Model of Human Occupation

The Model of Human Occupation (MOHO) explains how occupations are motivated, patterned and performed within everyday environments (Kielhofner, 2008). It has been described as the most widely-cited and utilized occupation-focused practice model in the world (Haglund, Ekbladh, Thorell, & Hallberg, 2000; Law & McColl, 1989; Lee, 2010; National Board for Certification in Occupational Therapy, 2004).

Moho books on a table

How did MOHO begin?

First published in 1980, the Model of Human Occupation grew out of Gary Kielhofner’s master’s thesis and practice in the mid-1970s. While Kielhofner was the primary person working on MOHO, it has always been a collaborative effort.

MOHO reflects the ideas, research and practice of many people throughout the world, and it is one of the leading theories in occupational therapy practice worldwide. You are joining a worldwide community of occupational therapists who use and contribute to the development of MOHO.

What is a model?

A model is a body of theory that explains some aspect of human behavior addressed in occupational therapy practice and  provides tools to apply that theory in practice. An essential component is the research that tests and improves the theory and tools.

What does MOHO theory address?

MOHO seeks to explain how occupation is motivated, patterned and performed. By offering explanations of such diverse phenomena, MOHO offers a broad and integrative view of human occupation.

Within MOHO, humans are conceptualized as being made up of three interrelated components:

  • volition: the motivation for occupation
  • habituation: the process by which occupation is organized into patterns or routines
  • performance capacity: the physical and mental abilities that underlie skilled occupational performance.

MOHO emphasizes that to understand human occupation and problems of occupation, we must also understand physical and social environments.

These concepts have been consistent through nearly three decades of development of this model. Theoretical refinement has achieved a clearer and more accurate explanation of how these four factors interact to influence what people do in their everyday, occupational lives, and why problems arise when chronic illness, impairments and environmental factors interrupt occupation.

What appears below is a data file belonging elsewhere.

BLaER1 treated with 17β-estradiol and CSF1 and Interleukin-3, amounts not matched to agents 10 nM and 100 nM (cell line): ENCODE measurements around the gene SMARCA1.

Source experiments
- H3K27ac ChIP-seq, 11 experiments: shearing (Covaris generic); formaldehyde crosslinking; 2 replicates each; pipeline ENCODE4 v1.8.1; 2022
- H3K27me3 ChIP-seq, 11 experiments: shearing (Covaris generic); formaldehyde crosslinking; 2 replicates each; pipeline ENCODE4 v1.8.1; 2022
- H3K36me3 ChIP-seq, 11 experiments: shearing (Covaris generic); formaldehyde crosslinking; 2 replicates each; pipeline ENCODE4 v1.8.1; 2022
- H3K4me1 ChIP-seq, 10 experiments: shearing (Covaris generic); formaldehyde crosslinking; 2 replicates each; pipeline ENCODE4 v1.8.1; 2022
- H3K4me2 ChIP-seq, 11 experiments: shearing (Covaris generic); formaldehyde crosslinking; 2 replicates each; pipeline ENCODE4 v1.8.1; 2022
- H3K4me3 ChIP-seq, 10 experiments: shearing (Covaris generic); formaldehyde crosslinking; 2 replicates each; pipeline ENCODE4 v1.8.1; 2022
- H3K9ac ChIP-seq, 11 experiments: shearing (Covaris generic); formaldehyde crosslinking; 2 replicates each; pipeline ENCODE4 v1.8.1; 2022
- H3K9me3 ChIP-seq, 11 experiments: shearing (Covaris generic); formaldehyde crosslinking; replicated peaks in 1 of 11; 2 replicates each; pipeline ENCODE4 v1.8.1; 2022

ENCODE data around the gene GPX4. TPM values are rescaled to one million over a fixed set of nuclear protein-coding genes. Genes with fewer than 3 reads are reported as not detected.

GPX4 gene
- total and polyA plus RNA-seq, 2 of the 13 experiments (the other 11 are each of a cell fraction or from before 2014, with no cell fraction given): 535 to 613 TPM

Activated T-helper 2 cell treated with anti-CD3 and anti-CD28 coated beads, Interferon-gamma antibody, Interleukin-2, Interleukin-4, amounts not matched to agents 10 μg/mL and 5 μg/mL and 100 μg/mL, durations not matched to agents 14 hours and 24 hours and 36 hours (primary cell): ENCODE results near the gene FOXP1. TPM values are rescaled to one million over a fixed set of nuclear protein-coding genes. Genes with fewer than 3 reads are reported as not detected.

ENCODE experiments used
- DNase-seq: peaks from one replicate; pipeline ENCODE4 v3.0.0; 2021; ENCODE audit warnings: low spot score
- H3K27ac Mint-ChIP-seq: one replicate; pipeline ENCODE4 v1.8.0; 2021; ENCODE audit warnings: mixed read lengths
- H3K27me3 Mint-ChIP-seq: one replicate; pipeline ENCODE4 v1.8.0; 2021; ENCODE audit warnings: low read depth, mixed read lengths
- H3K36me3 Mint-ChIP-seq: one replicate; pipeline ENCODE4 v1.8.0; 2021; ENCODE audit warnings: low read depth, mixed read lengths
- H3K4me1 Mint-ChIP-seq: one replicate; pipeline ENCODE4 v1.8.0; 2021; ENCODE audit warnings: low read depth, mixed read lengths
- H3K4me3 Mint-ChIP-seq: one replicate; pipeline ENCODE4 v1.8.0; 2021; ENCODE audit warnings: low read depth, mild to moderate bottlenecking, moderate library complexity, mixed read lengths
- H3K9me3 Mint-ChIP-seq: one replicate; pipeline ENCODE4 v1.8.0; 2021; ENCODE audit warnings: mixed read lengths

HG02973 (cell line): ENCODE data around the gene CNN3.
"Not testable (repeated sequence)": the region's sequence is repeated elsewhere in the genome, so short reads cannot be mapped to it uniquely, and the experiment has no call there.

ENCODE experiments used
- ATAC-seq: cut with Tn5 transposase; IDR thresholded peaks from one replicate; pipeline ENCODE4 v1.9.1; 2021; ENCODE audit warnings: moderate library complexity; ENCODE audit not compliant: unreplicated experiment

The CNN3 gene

For whom and where is MOHO applied in practice?

MOHO is intended for use with any person experiencing problems in their occupational life. It is designed to be applicable across the life span.

MOHO has been applied with such diverse groups as adults with chronic pain, children with attention deficit hyperactivity disorder, persons with traumatic brain injury, older persons with dementia, persons living with AIDS, and adolescents with mental illness. It has been used with children and adults who are homeless, battle-fatigued soldiers and victims of war and social injustice.

MOHO is used in a variety of contexts, including hospitals, outpatient clinics, residential facilities, nursing homes, rehabilitation programs, work programs, prisons and correctional settings, and community-based organizations.

Resources

MOHO Web is an extensive online database that includes case examples, manuals, articles, documented programs, and more than 20 assessments. The website provides easy access to materials and information, an active listserv that discusses the use of MOHO in practice, and access to evidence briefs and scholarly resources for clinicians and researchers. On its e-store, users can access and print MOHO assessments, instructional manuals and other products to use with an unlimited number of clients, with no time constraints or contracts.

Reference:
Taylor, R. R. (2017). Kielhofner’s Model of Human Occupation: Theory and Application (Fifth edition). Philadelphia, PA: Lippincott Williams & Wilkins.

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Kielhofner’s Model of Human Occupation: Theory and Application, 5th Edition

by Renée R. Taylor (2017)

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